You've seen "The Call" blogs and articles and websites. We all know how to celebrate that first and subsequent success. What about the stumbles, falls and outright personal hurts all writers know as REJECTION?

This is a call for all published authors who would like to share how they dealt with their first or fiftieth rejection. Did you stomp your foot? Did you speak unkindly of the writing profession in general? Did you vow to send them your award-winning first novel when you finally found the right home for it? Did you eat ice cream or chocolate until you popped? Or did you find solace in a glass (or six) of wine?

Send Marilu your tales of woe and coping. 200-500 words is plenty. We'll post entries from different authors every month.

Remember to stay professional. No names, cat fights etc!

Note: The ides really just refers to the middle of the month. Hey! We're a writing team so of course we jazzed it up a bit.

Tuesday, June 03, 2008

Paying For Professional Critiques

Writer from clipart
The following was in response to someone asking about whether or not I felt it was worthwhile to pay for a professional critique of their work. My response…

On a personal note, I'd have a real problem paying someone to critique/edit my work.

Quite frankly, critiquing (just like judging) is a very subjective business. You'll get differing opinions on the same work from so many different people. There's the "newbie" who has just learned something – like POV shifts and why they're not good if done every paragraph – who will focus on that aspect and only that aspect of your work. That particular person will note EVERY SINGLE POV SHIFT whether it's appropriate to the work or not. Or you will get the one who simply must follow each and every rule. Any use of the word “was” will have you smacked for passive voice.

You'll get critiques from people who flat out state, "I don't read this genre." Then WHY would you volunteer to JUDGE IT? If it's not something you enjoy reading, why offer your opinion on whether or not it's good? For that very reason, I never volunteer to critique or judge Inspirational books. Not that I have anything against them, I just don't read them so I can't be objective about what makes a good one!

Of course, you're going to find editors who also "don't get" your work/your character/your GENIUS, but that's okay, because there will be someone else who DOES "get it."

I am a "first reader" for a publisher. The editor gets manuscripts, sends them to me and several other "first readers," asking for comments, concerns, questions, etc.,

I do three things with that manuscript:
Editor from Clip Art
• First, I read it. Not for critiquing purposes, not for editing purposes, I simply read it to see if I enjoy the overall story.

• Second, I look for GLARING errors. Misspelled words, obvious punctuation issues, standard grammatical errors - and I point those out.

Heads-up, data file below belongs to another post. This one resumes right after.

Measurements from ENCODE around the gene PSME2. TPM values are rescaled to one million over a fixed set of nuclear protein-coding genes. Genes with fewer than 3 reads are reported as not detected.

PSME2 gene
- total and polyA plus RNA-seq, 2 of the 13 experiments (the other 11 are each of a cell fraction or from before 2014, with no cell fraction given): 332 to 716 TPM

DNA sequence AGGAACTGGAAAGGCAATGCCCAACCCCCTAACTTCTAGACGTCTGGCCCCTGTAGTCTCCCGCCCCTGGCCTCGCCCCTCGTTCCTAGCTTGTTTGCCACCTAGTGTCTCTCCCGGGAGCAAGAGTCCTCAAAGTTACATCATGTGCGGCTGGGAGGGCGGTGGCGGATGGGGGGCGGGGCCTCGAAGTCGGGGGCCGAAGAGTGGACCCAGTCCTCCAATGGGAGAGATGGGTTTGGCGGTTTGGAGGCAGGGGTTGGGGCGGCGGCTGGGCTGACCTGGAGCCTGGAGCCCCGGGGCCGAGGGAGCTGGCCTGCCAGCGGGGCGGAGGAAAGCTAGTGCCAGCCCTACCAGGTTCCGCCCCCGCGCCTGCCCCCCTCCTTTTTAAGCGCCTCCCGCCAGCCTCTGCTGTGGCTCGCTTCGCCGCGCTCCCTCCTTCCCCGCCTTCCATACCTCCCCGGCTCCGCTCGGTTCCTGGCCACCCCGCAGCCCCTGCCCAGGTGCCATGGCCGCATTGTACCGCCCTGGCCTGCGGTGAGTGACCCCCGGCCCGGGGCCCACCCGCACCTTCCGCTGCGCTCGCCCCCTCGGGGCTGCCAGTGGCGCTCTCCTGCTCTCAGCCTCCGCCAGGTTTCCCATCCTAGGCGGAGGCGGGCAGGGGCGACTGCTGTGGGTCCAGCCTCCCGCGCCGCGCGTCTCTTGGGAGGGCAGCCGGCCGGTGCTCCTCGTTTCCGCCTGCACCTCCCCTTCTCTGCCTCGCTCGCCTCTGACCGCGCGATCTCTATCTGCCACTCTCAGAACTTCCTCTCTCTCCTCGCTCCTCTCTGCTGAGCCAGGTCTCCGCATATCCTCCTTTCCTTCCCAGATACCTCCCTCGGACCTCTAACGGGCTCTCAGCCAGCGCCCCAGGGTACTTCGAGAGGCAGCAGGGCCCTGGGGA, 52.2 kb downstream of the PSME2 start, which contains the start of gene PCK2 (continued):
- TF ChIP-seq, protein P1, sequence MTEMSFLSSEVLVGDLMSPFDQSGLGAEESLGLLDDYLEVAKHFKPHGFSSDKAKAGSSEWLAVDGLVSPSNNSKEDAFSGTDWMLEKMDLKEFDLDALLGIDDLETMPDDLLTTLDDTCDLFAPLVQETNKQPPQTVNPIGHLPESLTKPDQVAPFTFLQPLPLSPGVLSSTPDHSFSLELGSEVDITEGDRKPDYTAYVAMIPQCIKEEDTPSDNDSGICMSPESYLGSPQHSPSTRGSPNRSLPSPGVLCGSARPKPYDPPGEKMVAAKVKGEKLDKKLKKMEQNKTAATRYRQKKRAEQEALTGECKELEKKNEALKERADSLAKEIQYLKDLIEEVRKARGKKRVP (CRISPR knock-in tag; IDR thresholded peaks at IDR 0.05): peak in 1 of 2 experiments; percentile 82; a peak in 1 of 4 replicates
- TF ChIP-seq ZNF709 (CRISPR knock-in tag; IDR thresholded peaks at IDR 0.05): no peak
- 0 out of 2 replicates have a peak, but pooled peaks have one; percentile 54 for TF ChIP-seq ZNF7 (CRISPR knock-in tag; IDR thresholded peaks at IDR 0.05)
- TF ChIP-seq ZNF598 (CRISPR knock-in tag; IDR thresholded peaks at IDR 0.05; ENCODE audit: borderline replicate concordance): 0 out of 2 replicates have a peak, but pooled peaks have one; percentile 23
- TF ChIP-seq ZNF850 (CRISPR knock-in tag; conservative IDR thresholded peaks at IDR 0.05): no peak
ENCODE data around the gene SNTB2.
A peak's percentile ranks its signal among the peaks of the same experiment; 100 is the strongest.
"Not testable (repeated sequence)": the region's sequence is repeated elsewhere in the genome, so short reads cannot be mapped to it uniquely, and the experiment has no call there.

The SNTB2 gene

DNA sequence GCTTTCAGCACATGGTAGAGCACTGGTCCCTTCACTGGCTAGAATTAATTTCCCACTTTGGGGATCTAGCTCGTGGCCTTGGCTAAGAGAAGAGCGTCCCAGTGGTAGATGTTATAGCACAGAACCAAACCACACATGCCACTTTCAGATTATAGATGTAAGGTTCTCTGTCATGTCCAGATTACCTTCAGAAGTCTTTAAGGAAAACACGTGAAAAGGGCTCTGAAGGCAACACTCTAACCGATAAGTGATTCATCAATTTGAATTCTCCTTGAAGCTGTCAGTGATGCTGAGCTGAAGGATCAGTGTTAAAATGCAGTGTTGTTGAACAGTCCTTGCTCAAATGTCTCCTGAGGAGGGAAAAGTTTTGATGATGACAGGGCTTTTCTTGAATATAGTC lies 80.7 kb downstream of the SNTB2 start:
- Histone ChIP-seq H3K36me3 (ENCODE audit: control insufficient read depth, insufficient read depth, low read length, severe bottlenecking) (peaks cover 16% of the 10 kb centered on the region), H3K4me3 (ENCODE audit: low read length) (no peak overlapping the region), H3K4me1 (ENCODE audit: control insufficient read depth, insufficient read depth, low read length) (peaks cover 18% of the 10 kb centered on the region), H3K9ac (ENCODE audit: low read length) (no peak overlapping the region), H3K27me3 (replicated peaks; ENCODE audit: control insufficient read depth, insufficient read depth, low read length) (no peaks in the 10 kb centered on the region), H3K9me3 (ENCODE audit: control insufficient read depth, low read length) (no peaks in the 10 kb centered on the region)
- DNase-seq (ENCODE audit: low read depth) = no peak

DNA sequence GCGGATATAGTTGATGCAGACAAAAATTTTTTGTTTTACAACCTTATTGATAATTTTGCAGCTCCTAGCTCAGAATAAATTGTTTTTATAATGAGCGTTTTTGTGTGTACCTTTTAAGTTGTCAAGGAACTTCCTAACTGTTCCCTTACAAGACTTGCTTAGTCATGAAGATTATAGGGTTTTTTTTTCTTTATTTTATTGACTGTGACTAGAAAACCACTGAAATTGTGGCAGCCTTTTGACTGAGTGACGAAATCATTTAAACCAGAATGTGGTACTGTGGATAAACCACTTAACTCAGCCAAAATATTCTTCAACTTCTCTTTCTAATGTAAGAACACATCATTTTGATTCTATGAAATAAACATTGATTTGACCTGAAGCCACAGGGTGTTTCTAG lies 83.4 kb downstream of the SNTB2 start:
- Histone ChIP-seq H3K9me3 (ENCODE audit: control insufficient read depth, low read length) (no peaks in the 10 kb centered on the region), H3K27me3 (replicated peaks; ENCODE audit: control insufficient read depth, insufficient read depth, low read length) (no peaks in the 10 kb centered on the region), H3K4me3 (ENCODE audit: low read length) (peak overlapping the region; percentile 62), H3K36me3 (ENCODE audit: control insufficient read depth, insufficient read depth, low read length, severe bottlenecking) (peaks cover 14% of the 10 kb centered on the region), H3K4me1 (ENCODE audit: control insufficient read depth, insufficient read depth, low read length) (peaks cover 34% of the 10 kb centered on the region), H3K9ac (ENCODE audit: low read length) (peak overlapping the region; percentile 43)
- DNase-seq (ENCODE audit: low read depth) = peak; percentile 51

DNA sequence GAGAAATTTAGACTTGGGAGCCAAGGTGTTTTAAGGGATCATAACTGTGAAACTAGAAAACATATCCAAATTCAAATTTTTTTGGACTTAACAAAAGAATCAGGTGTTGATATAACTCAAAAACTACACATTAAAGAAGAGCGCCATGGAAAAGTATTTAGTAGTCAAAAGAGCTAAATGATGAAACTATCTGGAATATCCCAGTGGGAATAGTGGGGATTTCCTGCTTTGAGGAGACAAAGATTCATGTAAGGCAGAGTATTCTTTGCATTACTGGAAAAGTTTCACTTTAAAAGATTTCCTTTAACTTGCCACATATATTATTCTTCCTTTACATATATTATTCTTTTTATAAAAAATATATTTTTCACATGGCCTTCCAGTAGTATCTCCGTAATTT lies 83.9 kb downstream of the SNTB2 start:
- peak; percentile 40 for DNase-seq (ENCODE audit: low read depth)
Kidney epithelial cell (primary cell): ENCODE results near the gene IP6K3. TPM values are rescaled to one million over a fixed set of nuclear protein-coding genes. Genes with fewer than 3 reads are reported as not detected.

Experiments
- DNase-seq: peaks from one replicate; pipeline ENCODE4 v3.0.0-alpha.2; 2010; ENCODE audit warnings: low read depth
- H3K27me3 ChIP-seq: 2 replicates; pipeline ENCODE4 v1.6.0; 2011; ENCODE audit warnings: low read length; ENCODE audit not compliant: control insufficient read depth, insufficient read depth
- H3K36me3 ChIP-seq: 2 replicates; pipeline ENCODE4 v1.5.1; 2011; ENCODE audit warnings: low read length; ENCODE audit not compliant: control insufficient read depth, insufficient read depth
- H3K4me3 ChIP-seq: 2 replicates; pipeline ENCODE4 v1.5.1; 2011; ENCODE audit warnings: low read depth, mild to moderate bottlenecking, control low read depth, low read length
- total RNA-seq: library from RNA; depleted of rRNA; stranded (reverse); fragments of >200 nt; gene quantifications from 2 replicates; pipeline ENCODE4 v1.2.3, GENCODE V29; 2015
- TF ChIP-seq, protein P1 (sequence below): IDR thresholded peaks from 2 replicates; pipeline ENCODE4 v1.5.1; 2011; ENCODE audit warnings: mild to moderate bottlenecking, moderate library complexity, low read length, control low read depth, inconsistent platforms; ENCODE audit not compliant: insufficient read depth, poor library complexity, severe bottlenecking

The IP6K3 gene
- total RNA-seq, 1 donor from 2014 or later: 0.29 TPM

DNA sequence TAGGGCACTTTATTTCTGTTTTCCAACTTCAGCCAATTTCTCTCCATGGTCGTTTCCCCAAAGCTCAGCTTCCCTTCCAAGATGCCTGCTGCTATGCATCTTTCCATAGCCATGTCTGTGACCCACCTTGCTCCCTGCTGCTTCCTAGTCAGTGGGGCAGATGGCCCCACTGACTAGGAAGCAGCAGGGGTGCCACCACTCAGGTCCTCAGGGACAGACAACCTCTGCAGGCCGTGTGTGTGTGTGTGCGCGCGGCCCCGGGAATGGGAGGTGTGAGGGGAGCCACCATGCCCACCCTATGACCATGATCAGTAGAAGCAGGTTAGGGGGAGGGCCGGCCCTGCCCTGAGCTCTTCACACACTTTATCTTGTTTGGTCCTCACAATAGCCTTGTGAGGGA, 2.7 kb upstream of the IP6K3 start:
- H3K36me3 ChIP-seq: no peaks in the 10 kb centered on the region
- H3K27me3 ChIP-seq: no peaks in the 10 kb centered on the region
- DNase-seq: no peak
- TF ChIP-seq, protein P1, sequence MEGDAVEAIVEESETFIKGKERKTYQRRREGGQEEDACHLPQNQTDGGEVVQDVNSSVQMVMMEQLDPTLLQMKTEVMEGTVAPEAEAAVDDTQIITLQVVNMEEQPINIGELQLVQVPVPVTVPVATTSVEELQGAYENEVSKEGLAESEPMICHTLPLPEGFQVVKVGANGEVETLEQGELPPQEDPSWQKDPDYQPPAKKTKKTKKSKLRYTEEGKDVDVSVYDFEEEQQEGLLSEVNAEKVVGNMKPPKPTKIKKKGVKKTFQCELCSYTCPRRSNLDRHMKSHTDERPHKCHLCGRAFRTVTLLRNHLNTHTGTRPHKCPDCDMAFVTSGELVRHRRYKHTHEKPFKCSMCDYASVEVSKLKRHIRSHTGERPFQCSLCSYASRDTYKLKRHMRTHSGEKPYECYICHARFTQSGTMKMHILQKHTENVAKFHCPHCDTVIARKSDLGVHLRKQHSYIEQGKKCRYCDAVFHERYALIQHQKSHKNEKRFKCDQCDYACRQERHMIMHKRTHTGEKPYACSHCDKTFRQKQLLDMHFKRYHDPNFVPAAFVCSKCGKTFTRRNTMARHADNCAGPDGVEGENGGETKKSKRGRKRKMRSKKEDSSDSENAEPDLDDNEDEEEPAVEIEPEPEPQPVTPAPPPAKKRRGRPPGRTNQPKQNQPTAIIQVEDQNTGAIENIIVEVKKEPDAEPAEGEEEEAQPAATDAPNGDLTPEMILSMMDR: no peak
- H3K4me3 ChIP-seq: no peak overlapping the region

• Third, I add comments to the manuscript - 'LOVE this!' 'Why did your hero do this?' 'Why is your heroine stalking the hero's sister?'

Ok, so those are complete fabrications, but you get the drift. Then and only then will I send it back to the editor with either a "Yes, I'd pay money to read this author's work and probably buy their books again," "Yes, I'd pay money to read this but might not be so quick to buy this author again," or "No, I wouldn't pay money to read this book."

Obviously, I'm not the final decision maker on whether or not that author gets offered a contract for publication - and I don't want to be. I'm just an avid reader who also happens to know something about the mechanics of putting together a manuscript and getting it sold. Have I argued with my editor over revisions? Not yet, but then again, her suggestions for revision have all been things that make my book STRONGER.

Learning to polish a manuscript is all part of the writing process, but at some point, you have to stop. You can polish all the joy right out of a story if you're not careful. Edit the (pardon the expression) snot out of it then put it aside for a few weeks (or even longer). When you come back to it, you'll be coming back with "fresh eyes," and may see things that can be improved. Rely on your critique partners & your first readers, but don't take their word as the gospel truth. It's YOUR story, you are the final decision maker.

Ask yourself this question. “Can I make the suggested changes and still love my story?” If you can, then by all means save the original copy and create one to try out the changes.

Recently I sent the first thirty pages of a WIP to a critique group. The one thing that came back? “Start the story where the story starts.” Though I didn’t really want to, I took the advice and the story is stronger for it. But I also trusted and valued the person that advice came from.

Long answer, but I guess what I'm really saying is rely on your own judgment when it comes to your story. You read, you write, you KNOW when something isn't working - you may not know WHY right off the bat, but with help from a critique partner or first reader, you CAN figure it out - without having to pay for it.